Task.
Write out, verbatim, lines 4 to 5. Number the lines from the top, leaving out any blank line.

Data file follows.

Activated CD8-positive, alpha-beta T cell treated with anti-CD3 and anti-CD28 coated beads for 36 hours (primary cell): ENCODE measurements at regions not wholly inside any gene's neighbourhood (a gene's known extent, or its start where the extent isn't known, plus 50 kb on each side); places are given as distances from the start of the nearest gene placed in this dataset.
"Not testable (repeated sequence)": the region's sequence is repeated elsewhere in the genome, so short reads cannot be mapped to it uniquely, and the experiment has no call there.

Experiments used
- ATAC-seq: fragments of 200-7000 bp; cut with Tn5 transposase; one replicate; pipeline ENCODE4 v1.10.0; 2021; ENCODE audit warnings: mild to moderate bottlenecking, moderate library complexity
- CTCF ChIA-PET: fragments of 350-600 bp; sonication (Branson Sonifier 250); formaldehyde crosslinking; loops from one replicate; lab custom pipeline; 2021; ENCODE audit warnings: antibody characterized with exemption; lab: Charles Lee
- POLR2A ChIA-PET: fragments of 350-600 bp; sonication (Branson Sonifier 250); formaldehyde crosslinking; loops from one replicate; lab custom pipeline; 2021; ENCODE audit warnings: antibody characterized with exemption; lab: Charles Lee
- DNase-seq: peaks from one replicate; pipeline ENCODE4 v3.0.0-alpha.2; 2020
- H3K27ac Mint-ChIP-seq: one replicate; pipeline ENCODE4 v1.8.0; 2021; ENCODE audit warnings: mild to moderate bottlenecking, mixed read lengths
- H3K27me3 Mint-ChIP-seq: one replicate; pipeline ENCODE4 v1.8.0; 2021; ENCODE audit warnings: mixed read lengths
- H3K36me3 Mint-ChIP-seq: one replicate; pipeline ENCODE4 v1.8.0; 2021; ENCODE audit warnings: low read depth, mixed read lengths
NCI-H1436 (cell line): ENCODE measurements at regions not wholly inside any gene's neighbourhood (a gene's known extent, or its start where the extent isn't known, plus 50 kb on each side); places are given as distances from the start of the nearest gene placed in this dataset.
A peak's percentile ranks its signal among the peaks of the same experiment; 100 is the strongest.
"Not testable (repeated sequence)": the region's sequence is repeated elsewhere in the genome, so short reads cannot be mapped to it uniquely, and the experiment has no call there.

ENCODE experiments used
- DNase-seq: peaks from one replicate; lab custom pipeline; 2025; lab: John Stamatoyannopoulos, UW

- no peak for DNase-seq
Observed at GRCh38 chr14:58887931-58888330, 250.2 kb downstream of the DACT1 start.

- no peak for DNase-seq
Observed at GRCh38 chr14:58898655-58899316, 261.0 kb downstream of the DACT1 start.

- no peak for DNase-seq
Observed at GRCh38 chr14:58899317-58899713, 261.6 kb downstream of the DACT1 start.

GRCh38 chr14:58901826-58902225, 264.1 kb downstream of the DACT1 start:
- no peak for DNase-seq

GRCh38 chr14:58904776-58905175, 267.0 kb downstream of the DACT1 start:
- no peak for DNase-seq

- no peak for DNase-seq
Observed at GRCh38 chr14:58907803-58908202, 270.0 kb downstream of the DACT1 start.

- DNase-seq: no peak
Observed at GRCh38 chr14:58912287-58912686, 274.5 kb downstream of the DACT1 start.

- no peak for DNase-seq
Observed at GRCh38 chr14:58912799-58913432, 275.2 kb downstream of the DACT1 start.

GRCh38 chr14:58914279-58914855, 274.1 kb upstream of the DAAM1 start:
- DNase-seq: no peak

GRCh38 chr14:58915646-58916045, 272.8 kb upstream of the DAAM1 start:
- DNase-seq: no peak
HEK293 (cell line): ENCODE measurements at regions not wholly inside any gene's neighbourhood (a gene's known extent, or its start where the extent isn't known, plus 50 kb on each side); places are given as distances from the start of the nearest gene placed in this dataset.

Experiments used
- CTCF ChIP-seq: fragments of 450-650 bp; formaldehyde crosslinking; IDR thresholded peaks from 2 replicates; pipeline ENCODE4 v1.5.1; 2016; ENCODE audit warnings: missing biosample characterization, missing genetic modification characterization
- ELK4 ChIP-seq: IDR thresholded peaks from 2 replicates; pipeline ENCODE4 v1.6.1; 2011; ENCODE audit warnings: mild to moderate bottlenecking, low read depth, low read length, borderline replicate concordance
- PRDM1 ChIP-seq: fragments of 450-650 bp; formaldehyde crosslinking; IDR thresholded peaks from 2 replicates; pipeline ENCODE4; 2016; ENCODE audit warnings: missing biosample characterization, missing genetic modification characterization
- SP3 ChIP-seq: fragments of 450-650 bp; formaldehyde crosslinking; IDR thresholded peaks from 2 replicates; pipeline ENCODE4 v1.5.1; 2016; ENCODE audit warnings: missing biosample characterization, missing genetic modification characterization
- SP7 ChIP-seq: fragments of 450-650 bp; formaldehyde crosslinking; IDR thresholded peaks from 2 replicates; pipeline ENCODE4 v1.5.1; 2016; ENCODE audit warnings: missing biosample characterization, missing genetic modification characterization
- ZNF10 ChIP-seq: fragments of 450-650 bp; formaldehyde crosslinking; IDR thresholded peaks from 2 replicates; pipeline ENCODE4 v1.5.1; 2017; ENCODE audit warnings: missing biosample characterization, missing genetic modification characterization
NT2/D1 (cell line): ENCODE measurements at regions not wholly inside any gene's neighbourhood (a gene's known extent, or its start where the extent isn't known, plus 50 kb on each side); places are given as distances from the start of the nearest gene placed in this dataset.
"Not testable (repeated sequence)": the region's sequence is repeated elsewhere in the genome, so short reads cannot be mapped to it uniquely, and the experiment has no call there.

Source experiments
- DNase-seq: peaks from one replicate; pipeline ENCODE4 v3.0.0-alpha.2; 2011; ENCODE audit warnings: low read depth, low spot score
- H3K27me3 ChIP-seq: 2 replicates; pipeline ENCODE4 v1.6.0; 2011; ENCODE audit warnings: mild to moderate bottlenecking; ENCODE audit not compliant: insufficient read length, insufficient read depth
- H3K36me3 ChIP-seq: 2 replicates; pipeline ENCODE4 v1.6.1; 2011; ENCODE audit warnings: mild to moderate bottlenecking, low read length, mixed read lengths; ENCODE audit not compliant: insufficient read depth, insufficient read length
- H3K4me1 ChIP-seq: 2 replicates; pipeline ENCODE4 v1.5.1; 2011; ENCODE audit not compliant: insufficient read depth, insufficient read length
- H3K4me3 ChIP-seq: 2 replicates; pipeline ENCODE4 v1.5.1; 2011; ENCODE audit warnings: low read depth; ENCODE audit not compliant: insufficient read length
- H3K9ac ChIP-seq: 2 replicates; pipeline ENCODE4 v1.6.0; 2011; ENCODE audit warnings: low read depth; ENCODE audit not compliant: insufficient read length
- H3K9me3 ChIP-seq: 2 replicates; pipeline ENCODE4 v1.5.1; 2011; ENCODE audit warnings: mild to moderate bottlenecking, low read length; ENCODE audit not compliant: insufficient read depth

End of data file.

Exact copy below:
- ATAC-seq: fragments of 200-7000 bp; cut with Tn5 transposase; one replicate; pipeline ENCODE4 v1.10.0; 2021; ENCODE audit warnings: mild to moderate bottlenecking, moderate library complexity
- CTCF ChIA-PET: fragments of 350-600 bp; sonication (Branson Sonifier 250); formaldehyde crosslinking; loops from one replicate; lab custom pipeline; 2021; ENCODE audit warnings: antibody characterized with exemption; lab: Charles Lee